The U.S. does contribute money to Gavi’s other vaccination work, but is not part of the alliance around COVID-19.
Here is something to consider: American companies are not the only ones looking for a vaccine. This is a map of all of the COVID-19 drug trials going on right now.
As you see, almost all are in phase one and phase two of testing.
Why is contact tracing not working?
I want to circle back to something Dr. Anthony Fauci said last week. He said contact tracing is not working well because many Americans, particularly in Black and brown communities, do not want to pick up phone calls from government representatives.
In Massachusetts, which has one of the most established tracing programs in the country, health officials said in May that only about 60 percent of infected patients were picking up the phone. In Louisiana, less than half were answering.
Local and state governments nationwide have hired thousands of tracers. We need more reporting about what they are doing, how they are doing it and why it is not producing the information that Dr. Fauci said we need.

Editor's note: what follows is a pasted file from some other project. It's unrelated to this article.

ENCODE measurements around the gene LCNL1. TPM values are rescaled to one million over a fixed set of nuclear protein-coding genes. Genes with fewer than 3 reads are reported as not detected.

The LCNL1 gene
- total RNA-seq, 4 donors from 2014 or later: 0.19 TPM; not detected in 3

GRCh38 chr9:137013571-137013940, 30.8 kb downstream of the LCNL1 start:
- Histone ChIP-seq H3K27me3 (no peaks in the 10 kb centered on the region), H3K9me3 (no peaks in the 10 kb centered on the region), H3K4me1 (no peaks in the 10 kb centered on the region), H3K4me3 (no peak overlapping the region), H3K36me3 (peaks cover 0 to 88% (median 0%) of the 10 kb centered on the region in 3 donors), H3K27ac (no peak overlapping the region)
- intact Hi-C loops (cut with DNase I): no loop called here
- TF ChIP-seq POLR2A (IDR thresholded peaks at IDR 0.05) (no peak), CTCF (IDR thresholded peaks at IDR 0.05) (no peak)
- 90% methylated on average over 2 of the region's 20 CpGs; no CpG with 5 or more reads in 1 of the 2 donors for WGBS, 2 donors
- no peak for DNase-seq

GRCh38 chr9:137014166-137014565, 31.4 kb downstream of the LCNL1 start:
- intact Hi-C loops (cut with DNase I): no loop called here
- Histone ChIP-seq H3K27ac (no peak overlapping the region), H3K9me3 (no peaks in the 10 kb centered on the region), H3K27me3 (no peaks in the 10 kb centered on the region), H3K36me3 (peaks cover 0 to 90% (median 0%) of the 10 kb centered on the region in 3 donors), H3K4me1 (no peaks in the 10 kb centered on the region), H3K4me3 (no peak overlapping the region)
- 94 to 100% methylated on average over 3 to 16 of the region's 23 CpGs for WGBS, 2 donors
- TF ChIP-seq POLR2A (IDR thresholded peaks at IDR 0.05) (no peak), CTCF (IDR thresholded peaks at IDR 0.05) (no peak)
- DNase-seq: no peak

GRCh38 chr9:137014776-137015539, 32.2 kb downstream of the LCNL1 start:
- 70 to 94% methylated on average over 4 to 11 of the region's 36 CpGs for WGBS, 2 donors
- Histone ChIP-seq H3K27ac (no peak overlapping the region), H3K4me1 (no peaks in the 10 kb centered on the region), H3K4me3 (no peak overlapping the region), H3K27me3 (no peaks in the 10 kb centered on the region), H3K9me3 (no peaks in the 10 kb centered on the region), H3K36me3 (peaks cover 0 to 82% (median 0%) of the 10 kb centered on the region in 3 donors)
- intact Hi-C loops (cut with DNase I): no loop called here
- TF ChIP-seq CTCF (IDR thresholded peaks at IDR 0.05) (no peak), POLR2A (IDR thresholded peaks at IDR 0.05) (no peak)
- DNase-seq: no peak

The Association of State and Territorial Health Officials, which represents public health agencies in the U.S., said that we would need another 250,000 tracers to have a similar per capita level of tracing that China did in Wuhan. The association’s guidelines are 15 tracers per 100,000 people during normal times and 30 per 100,000 during a pandemic.
Based on those standards, Nephron Research, a health care investment research company, said:
Rapidly expanding but not rapidly enough. The total number of tracers has expanded to 44k from roughly 11k at the start of the pandemic. While we do not want to downplay the progress made, the expansion falls far short of the 99k needed to meet the pop. threshold and our calculation of 145k-435k needed for all states to meet the tracer/positive threshold based on current cases.
Only seven states have ramped tracing to pandemic levels. At present, only seven states have sufficient tracers to meet the National Association of County and City Health Officials standard of 30 tracers per 100K during periods of pandemic. An incremental 7 states have near-term plans to increase capacity to recommended pandemic levels (we note only an additional 16 plan to meet the non-pandemic threshold of at least 15/100k).
The majority of ‘hot spot’ states fall short on tracing. Of our top 10 current state ‘Hot Spots’, FL, AZ, NV, GA, TX and KS do not possess the recommended number of tracers and have no near-term plans to increase tracing workforces to required levels. Utah is the only one to meet the tracer/pop threshold while SC, OK and ID are the only others to have even stated plans to meet at least the normal measure.